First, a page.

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Nothin' but meat: Sault native goes carnivore in YouTube experiment

Experts will track Steve Rimmer's health, fitness and mood to find out what impact a meat-only diet has on the human body

It takes a lot of guts to play the role of the guinea pig — especially when it comes to the types of foods you put in your gut. 

For Sault-native and fitness vlogger Steve Rimmer, taking on the guinea pig role is something he craves, if it means finding the most effective way possible to get fit.

Currently residing in Toronto the 28-year-old says he hopes to shed light on some of the biggest myths and fallacies in today’s fitness industry by personally testing out various diets or routines to determine their effectiveness.

And though some of these diets have limited or no clinical data in relation to their effect on the human body, Rimmer is willing to take them on so that others can have a better understanding of the health benefits or concerns associated with each diet. 

Most recently, the “Carnivore Diet” has been growing in popularity throughout the health and fitness realms. There has not yet been a solidified assessment of the potential health risks associated with this diet, which has caused some uncertainty. 

Contrary to the vegan diet, the carnivore diet consists entirely of meat and animal products, excluding all other foods. No fruit, no vegetables, no dairy.

Just meat.

Rimmer is exploring the impact the carnivore diet will have on his body, hoping to provide insight to those who remain unsure whether it is a safe routine. He has started a 90-day trial of the diet, where he will consult with a doctor, nutritionist, and other health professionals to track the effects it has on his body and mind. 

“What I'm going to do is just eat meat and follow the exact diet that people are recommending to their clients and to their followers and see what does happen,” Rimmer says. “People can look and see someone who's not tied to either end of the spectrum and say, ‘how does it affect me?’ ‘Is it something that's worth trying?’ and, ‘what can I actually expect based on all of these different metrics?” 

In reviewing the data collected throughout the course of the diet and providing that evidence to his audience, Rimmer hopes those following his story can make an informed decision based on their own goals.

This isn’t Rimmer’s first taste of the carnivore diet. He tried the diet for three weeks in 2018, but did not complete a comprehensive analysis of his health. He says he experienced leg cramps and noticed that his cholesterol and triglyceride levels increased pretty significantly while on the diet, so he is eager to see whether these trends will continue in the same trajectory. 

“I'll be getting updates on bloodwork as I'm working with a doctor and nutritionists,” he explained. “We're going to be evaluating the blood labs along the way so if anything crazy happens we can pull the plug. It would have to be something pretty catastrophic for that to happen.”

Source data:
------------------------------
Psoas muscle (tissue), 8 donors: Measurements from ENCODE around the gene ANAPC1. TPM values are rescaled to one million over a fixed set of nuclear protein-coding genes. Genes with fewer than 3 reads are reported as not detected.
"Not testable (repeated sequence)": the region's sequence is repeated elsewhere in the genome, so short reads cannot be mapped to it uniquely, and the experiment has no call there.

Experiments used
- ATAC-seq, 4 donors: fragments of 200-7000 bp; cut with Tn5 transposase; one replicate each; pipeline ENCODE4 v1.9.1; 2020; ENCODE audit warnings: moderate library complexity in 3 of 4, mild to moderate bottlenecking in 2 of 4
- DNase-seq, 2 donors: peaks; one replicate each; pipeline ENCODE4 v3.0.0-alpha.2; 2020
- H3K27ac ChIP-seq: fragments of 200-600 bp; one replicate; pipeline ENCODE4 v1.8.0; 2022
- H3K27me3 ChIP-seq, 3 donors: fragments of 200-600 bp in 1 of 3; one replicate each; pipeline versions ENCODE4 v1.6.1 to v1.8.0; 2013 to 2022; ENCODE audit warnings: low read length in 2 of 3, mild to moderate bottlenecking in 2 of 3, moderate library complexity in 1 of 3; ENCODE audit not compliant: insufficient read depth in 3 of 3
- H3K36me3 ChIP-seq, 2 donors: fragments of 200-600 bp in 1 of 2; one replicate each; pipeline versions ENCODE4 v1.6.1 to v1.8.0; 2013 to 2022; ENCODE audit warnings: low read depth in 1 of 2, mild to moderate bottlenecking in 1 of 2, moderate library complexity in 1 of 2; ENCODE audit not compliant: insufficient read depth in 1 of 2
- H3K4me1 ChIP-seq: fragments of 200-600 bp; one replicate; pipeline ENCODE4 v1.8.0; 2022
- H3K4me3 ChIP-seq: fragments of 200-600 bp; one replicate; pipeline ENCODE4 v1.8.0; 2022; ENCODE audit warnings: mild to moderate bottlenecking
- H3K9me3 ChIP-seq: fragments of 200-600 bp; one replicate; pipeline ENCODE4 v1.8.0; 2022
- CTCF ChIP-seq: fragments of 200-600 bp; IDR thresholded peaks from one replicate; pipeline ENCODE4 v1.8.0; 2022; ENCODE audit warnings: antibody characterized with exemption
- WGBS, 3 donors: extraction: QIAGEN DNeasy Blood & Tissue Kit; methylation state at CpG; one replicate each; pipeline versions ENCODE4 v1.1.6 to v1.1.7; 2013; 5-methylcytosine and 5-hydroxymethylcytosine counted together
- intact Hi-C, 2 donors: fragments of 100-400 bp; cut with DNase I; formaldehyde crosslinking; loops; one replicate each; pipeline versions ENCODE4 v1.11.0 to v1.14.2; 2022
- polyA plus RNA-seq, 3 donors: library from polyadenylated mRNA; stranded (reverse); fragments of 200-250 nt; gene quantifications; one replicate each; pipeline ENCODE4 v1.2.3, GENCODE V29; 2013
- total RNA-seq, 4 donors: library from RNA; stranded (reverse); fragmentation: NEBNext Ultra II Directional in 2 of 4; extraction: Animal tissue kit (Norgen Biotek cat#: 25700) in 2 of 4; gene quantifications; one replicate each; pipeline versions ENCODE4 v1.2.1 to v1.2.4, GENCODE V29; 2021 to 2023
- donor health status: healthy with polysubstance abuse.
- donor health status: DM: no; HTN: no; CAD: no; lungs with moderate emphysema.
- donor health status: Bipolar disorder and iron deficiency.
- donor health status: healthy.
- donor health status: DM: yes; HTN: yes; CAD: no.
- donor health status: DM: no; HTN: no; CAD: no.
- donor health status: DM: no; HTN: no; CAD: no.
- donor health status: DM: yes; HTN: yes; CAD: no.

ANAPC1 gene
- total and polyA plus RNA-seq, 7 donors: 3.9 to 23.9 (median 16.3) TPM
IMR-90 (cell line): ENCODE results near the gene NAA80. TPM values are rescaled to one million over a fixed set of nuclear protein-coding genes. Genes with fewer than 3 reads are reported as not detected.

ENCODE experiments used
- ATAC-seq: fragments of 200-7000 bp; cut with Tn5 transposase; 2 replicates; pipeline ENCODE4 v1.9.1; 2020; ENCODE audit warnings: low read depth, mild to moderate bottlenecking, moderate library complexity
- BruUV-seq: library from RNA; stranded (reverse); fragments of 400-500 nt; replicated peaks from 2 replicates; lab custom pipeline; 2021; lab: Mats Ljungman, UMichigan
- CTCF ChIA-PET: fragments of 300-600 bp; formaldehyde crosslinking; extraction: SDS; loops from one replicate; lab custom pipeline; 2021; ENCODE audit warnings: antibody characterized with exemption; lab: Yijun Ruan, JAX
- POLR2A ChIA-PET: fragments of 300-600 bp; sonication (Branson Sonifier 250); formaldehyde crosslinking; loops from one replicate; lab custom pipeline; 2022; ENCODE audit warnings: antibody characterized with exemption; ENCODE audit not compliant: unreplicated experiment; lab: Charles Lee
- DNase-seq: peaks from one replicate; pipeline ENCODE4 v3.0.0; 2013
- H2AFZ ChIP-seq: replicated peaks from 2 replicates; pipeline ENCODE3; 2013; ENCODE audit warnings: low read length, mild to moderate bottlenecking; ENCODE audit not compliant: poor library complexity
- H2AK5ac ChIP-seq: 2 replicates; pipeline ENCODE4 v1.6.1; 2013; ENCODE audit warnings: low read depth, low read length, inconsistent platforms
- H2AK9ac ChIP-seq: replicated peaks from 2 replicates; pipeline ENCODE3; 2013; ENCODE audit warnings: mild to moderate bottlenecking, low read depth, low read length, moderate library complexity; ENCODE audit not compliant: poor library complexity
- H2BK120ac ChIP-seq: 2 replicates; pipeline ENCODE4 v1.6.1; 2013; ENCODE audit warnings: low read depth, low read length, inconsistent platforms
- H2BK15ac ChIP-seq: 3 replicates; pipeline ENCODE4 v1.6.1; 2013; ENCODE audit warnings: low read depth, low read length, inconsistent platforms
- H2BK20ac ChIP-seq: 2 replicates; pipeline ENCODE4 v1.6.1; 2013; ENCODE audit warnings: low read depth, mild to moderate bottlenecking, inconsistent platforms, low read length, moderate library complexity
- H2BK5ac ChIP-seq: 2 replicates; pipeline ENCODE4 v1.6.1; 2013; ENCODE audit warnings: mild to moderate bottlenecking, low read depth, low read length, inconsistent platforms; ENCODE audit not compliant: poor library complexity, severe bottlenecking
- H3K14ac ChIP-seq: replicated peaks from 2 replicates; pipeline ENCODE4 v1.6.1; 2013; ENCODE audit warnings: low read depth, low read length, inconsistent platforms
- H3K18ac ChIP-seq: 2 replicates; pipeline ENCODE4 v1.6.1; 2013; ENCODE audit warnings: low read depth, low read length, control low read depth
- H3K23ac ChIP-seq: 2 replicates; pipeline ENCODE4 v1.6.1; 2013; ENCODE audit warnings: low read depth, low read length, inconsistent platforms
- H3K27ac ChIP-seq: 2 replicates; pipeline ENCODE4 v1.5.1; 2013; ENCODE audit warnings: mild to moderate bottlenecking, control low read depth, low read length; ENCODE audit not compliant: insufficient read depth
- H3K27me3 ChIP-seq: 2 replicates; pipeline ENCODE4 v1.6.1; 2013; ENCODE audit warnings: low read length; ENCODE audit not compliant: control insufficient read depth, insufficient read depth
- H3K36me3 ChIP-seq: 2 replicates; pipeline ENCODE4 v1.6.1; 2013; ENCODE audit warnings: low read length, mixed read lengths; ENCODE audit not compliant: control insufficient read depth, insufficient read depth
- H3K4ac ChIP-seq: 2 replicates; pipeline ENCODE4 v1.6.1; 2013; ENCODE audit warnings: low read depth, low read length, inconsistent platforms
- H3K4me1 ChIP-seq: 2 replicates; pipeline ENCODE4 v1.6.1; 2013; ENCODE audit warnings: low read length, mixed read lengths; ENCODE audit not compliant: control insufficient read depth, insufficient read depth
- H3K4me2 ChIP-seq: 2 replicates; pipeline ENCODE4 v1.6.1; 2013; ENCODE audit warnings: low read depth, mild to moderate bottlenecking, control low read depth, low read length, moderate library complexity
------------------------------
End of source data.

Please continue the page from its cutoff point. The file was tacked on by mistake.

Rimmer began working out in high school when training for St. Mary’s College’s football and hockey teams. Once his competitive sports days came to an end, his commitment to fitness had taken a hit. It took a personal wake up call to shake himself from the unhealthy lifestyle he was leading, and he wanted to get back on track to becoming fit and feeling better about himself. 

“I remember I ate a pizza for breakfast one morning and thought to myself, ‘What are you doing?’” he said. “You have to take some responsibility for what you’re doing.”

That is exactly what Rimmer did. He began researching different diets, workouts and supplements, and worked his way back into the best shape of his life. And although he does not have any educational background in health or nutrition, he became informed by reading articles and listening to podcasts related to fitness. That allowed him to question and test some of the theories being taught in educational institutions, and challenge what was being recommended by health experts.

“I decided if I'm struggling with this by encountering the issue, I'm sure it's something that a lot of other people are struggling with, too,” Rimmer says. “So I decided that I would start doing it and releasing it through a YouTube channel.”

His YouTube Channel called SHREDucated currently has almost a half-million views since it was created in August of 2014. It is where Rimmer will be keeping viewers updated on the progress and analysis of the carnivore diet. 

Rimmer emphasizes that he is not an advocate for the carnivore diet. He says there seems to be two very opposite camps: those who believe in the legitimacy of a carnivore diet, and those who believe in a vegan diet. In some ways, he believes the carnivore diet is a reactionary movement against the vegan diet; but he is focused solely on clearing up any misconceptions. 

“There’s all this information out there that red meat is bad for you, yet there are people on the carnivore diet who are saying red meat has cured all of their health ailments,” he said. “This is the absolute pinnacle of what I was experiencing in university testing out a new diet – there are two exact opposite ends of the spectrum arguing that they have the best solution for your health.”

Overall, Rimmer acknowledges this experiment may not be indicative of the effects a diet like this might have on a wide range of people; but it will at least give a small sample size of how the diet could affect your body. 

“I’m not going to be representative of everyone in the population, but at least you will be able to see a case study on what actually happens if all you do is eat meat.”